Kamala ends “Caro Nome” stunningly mid-aria after sensing the arrival of all of the other players and for a few minutes, we hold our charged but quiet poses to the din of flashes and growing whispers. Six plucked notes on the cello signal the singing of a Bulgarian folk quartet by members of Black Sea Hotel dressed in traditional wool attire, adorned with flowers in their hair. Half of their song about awaiting death and love ends as every model continues to carry the key to a single drowned pitch. The first pulsating and repetitive melody begins, one cycle of keys completes. The cello enters, another cycle finishes. My turn. Each group of models enters on their soli lines to add a layer to the now undulating round and at the height of our crescendo, our inspiration stands and enters the tableau to interact with hers.

Photographer and creator of this Tableau Vivant, Sarah Small ascends each cement stair and signals to various groups and individuals to activate their poses and more fully interact. Christina and I embrace and separate in a repetitive motion that somehow enhances our already connected singing until Sarah comes around once more to return us to our (connected) solitude and decrescendo the action and vocal dynamic.

As Sarah takes her position amidst us to sing her solo within the Bulgarian folk tune, I thank God that I remain as one of the few voices to support her in the background. I enjoy few things in life as much as supporting, literally and figuratively, an artist as talented and a human being as sensitive and creatively giving as she. Despite a week-long cold and directing rehearsal alongside Adam J. Thompson since 8:30 that morning, Sarah Small sings fully and with a clear, beautiful tone above the drone and few softer solo voices. As she fades away, the drone diminishes to nothing throughout the final section of the Bulgarian folk quartet who hauntingly and skillfully end the piece with the word “umre,” meaning death.

“Umre” resonates through the spacious arena as each model intones the word for death and passes it along to a neighbor while finding an audience member upon whom to rest his or her gaze. I sing the final “umre,” and we all relax our positions, standing straight toward the audience, with whom we interact for the first time as a group. For a heart-pounding minute and a half, we remain in silence this way as the noise-level amongst the non-performers in the room begins to rise. Unable to decide if waiting longer would make me more or less nervous, I end the standstill. “Vois sous l’archet frémissant…” I perform Massenet‘s passionate plea to the poet from Les Contes d’Hoffmann, and the models and other singers begin to exit the stairs.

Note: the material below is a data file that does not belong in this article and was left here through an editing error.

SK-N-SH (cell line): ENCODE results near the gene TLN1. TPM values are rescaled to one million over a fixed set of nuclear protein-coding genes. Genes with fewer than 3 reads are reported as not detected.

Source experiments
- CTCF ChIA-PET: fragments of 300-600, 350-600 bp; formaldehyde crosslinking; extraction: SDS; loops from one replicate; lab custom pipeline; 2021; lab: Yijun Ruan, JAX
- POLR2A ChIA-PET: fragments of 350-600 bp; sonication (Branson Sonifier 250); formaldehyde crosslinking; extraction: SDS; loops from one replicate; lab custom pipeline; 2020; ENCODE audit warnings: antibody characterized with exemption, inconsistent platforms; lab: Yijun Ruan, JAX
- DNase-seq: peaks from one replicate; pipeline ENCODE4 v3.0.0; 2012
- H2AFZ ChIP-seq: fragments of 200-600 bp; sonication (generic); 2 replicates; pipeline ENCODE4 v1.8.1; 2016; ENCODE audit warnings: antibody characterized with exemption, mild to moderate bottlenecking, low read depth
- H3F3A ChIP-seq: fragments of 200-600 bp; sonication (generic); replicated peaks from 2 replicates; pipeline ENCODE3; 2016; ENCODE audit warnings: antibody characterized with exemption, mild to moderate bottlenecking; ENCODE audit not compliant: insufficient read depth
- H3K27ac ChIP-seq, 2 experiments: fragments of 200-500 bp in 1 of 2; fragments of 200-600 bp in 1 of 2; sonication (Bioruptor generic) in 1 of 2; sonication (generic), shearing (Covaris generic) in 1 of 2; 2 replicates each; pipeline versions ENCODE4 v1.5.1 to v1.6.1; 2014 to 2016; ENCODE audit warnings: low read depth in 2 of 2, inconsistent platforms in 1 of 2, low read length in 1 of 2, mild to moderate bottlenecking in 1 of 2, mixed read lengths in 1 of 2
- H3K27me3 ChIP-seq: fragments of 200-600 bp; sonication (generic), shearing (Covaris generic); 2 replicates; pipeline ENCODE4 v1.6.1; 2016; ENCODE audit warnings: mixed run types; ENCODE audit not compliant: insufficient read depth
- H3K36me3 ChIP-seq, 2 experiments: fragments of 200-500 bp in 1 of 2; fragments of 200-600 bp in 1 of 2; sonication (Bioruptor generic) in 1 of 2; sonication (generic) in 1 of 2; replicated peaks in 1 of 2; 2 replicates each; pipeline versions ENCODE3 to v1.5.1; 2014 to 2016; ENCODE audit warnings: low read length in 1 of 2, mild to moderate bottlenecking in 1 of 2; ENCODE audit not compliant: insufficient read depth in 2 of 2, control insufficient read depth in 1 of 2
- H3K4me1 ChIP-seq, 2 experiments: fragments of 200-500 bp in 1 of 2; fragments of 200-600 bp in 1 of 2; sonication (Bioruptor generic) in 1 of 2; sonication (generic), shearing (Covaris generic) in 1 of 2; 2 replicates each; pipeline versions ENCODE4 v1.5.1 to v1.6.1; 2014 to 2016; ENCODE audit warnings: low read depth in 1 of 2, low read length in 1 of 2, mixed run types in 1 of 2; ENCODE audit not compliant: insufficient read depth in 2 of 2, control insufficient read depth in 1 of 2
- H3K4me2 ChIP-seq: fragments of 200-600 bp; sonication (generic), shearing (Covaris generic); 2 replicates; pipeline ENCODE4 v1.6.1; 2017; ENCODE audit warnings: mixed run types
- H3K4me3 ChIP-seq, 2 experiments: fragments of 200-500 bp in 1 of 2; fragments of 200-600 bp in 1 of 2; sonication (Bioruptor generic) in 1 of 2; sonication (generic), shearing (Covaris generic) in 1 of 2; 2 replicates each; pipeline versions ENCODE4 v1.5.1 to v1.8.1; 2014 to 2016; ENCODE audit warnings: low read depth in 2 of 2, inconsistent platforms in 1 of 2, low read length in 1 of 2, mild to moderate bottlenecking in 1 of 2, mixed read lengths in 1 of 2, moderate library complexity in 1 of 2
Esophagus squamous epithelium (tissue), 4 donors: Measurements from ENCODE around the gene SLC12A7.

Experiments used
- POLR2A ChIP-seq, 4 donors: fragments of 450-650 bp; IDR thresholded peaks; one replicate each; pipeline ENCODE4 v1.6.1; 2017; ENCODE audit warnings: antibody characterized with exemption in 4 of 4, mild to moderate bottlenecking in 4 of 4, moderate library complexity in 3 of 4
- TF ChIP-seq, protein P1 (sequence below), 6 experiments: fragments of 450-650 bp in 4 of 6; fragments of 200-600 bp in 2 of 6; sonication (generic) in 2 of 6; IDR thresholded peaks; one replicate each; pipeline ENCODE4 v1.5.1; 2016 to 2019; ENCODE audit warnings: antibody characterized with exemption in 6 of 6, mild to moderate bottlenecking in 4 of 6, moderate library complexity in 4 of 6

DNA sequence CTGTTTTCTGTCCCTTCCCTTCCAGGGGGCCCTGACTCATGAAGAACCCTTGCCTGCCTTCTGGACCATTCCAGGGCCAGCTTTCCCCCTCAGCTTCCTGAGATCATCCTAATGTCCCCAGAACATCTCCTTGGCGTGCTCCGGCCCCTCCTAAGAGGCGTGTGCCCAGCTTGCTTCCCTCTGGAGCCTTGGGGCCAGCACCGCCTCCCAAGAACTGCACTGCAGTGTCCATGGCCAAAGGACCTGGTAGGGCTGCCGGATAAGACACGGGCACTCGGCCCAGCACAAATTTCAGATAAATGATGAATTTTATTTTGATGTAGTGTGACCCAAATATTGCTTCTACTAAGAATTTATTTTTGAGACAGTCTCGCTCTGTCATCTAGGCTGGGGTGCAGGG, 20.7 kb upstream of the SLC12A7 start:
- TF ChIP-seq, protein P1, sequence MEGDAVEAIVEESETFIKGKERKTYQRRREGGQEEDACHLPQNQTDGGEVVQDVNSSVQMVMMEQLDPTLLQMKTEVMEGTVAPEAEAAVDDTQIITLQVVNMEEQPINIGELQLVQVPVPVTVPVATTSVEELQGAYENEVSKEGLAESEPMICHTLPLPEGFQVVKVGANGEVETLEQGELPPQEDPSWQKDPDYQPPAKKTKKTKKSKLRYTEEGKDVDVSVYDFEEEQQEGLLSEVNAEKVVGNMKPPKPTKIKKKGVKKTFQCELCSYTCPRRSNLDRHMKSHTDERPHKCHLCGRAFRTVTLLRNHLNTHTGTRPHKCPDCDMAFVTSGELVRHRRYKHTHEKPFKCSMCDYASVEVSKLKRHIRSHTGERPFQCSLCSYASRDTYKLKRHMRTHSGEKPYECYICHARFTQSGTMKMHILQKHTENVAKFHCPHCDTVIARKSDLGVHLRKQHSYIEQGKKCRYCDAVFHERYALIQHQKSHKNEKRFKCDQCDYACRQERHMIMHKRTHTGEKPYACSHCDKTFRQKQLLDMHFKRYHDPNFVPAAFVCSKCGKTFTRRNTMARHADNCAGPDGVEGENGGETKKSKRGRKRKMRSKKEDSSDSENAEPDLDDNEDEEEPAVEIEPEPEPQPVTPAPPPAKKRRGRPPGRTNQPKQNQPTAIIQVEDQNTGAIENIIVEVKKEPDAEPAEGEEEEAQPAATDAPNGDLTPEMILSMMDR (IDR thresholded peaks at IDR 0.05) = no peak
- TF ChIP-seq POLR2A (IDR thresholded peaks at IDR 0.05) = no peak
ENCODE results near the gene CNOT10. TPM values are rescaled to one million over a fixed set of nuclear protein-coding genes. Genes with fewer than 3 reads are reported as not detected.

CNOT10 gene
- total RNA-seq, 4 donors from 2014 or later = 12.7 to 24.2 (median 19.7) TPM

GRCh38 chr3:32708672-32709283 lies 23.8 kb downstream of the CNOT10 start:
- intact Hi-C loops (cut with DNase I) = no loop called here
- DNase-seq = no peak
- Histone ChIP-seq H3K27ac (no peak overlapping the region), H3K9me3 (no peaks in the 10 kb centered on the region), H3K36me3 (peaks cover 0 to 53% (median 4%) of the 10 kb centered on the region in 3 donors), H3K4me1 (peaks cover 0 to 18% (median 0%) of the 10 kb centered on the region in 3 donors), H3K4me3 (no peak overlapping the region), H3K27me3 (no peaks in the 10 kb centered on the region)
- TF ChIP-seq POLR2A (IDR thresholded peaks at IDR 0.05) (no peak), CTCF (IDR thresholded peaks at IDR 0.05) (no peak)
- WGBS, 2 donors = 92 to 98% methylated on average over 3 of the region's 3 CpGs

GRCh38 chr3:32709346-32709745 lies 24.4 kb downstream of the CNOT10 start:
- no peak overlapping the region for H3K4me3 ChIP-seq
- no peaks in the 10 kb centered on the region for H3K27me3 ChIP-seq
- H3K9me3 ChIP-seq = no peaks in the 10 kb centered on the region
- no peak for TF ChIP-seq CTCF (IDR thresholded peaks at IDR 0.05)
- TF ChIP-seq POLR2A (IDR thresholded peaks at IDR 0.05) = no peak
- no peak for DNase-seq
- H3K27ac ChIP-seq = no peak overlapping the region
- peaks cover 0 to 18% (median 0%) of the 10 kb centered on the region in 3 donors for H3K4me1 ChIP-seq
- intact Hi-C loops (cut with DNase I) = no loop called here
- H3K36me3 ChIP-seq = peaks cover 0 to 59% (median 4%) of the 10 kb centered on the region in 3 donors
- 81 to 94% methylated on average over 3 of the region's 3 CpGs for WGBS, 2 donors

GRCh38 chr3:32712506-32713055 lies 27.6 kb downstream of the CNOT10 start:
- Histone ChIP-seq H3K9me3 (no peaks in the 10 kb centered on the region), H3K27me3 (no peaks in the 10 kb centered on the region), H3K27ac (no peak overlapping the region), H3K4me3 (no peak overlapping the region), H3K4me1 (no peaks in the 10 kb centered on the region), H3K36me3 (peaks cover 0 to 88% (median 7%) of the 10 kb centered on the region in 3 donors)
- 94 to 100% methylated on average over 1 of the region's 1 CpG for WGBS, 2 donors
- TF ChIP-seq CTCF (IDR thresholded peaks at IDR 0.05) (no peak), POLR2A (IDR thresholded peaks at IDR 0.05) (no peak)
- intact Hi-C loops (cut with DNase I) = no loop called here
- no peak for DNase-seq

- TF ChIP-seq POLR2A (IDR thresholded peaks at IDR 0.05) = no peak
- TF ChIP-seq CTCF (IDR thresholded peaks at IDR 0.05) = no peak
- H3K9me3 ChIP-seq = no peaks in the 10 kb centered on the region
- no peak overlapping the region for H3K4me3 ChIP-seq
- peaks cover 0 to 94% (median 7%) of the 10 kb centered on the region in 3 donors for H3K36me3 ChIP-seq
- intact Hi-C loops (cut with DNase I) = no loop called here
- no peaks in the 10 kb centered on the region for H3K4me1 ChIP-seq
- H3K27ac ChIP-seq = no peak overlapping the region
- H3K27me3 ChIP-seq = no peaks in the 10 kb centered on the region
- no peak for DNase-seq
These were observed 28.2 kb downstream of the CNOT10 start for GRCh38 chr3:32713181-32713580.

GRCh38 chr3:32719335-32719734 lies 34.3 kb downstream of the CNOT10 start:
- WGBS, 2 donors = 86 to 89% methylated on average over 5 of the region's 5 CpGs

With the refrain and a final return of the chorus remaining as I stand alone on the top step, vulnerable, unclothed, and with only a bass player to my right and the cellist and violist (diversely talented and skilled music director Rima Fand) far to the left, everything stops in a moment of surreal suspension. In the span of one short second, I see a friend or two and strangers packed into the large space from each wall all the way to the door, watching, snapping photos, taking videos, and ordering wine. I remember the long rehearsal day of singing and interacting with incredible and emotionally available people, from the models to the musicians, to the makeup artist who donated her time and cosmetics in part to “glam me up” with big hair, hot pink lipstick, and pretty little flowers in my hair.